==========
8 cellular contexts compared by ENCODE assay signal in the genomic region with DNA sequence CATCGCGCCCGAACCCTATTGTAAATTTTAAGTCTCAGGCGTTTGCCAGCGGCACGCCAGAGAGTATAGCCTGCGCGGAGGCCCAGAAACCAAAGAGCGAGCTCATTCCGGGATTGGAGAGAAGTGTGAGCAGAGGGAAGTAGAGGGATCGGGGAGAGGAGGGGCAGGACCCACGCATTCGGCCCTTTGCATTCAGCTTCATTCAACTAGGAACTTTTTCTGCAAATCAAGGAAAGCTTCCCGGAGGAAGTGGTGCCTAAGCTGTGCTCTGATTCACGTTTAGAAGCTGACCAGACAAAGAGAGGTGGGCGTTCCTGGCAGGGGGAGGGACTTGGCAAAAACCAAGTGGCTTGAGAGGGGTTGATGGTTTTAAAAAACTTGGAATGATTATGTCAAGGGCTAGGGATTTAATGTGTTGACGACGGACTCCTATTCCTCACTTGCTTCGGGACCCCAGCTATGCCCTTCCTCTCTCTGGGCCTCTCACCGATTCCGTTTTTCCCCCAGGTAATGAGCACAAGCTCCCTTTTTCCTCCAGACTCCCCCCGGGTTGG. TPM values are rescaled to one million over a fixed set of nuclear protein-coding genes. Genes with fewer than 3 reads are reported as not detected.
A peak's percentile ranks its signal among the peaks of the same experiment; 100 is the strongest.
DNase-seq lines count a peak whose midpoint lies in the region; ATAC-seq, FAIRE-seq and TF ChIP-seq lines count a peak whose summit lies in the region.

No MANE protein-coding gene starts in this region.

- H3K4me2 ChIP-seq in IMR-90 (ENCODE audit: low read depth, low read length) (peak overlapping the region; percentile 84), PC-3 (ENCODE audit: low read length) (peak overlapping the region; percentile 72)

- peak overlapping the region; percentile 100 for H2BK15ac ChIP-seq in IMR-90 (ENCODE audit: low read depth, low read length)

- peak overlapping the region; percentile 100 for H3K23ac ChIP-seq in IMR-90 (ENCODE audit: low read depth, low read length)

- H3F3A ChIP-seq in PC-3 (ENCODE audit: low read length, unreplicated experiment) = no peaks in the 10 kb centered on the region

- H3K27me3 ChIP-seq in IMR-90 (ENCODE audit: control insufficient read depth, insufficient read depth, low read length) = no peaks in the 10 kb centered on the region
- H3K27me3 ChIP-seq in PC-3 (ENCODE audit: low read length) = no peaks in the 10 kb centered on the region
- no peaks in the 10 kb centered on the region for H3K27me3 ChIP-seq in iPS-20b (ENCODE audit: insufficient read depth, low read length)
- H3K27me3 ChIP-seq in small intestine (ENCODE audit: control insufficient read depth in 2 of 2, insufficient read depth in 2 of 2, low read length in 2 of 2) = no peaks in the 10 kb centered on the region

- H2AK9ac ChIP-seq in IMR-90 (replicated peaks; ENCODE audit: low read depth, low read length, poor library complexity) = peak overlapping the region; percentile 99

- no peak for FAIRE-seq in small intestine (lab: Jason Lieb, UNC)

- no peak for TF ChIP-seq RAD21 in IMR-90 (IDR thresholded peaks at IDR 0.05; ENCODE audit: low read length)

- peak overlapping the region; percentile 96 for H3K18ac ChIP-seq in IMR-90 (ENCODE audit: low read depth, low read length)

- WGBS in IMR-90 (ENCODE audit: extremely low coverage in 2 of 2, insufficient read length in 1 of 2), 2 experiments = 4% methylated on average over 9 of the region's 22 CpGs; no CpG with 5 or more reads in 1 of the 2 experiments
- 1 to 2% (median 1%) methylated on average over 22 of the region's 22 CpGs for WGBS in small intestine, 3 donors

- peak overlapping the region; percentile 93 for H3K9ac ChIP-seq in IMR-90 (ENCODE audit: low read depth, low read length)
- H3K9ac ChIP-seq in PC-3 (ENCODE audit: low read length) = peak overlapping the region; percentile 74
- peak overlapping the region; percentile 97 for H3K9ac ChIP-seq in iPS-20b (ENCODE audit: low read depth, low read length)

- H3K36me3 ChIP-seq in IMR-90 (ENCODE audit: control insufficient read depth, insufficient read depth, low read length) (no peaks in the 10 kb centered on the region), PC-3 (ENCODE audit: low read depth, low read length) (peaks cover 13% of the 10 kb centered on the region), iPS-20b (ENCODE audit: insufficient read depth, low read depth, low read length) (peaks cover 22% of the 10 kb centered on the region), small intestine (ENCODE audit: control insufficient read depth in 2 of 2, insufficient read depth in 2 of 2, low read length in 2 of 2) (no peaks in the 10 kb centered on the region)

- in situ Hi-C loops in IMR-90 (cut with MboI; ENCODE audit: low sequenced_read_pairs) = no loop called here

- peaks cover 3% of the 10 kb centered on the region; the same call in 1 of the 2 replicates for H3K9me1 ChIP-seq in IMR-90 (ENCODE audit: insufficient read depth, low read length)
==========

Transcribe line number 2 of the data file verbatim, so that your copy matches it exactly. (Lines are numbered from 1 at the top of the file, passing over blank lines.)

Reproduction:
A peak's percentile ranks its signal among the peaks of the same experiment; 100 is the strongest.